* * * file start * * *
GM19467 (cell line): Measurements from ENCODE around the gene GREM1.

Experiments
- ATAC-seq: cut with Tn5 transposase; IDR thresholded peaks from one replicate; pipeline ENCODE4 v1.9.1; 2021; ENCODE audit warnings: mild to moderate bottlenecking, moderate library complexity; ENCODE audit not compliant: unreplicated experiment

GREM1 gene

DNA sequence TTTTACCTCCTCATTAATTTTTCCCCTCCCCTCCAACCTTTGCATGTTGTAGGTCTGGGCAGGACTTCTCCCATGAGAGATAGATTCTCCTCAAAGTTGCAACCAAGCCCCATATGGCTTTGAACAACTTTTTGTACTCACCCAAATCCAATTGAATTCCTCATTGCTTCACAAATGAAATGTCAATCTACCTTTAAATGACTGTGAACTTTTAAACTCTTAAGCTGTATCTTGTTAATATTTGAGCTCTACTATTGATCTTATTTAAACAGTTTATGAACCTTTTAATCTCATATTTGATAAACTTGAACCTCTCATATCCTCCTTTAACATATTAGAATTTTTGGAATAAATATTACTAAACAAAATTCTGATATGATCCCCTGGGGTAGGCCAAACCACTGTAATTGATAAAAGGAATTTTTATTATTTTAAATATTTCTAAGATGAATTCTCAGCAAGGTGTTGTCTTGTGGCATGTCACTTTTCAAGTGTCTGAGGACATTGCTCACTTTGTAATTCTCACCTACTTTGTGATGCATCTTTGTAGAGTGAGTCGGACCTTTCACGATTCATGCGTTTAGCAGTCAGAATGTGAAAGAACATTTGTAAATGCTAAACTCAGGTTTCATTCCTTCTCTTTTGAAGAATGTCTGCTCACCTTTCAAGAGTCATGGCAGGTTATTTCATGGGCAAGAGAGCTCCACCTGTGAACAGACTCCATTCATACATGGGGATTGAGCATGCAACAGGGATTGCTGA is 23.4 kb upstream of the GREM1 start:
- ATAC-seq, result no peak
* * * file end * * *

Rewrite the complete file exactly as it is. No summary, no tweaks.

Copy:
GM19467 (cell line): Measurements from ENCODE around the gene GREM1.

Experiments
- ATAC-seq: cut with Tn5 transposase; IDR thresholded peaks from one replicate; pipeline ENCODE4 v1.9.1; 2021; ENCODE audit warnings: mild to moderate bottlenecking, moderate library complexity; ENCODE audit not compliant: unreplicated experiment

GREM1 gene

DNA sequence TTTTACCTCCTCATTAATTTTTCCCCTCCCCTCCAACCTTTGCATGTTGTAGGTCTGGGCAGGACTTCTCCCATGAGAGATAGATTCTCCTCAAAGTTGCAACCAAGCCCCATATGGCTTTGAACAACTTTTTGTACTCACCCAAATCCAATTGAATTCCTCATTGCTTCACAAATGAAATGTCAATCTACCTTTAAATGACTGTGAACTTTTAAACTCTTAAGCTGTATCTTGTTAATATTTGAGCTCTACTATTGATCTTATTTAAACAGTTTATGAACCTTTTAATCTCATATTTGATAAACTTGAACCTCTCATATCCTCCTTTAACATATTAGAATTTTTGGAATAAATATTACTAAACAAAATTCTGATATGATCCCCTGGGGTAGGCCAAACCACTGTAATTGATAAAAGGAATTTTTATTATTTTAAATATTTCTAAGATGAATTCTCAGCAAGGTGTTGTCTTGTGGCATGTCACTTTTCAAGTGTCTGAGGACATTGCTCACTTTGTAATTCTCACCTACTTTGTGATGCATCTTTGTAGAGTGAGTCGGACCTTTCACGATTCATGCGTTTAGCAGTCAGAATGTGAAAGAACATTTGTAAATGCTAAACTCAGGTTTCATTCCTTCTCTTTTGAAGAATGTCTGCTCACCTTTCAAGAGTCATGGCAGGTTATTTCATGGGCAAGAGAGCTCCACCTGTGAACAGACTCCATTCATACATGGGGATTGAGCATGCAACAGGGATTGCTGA is 23.4 kb upstream of the GREM1 start:
- ATAC-seq, result no peak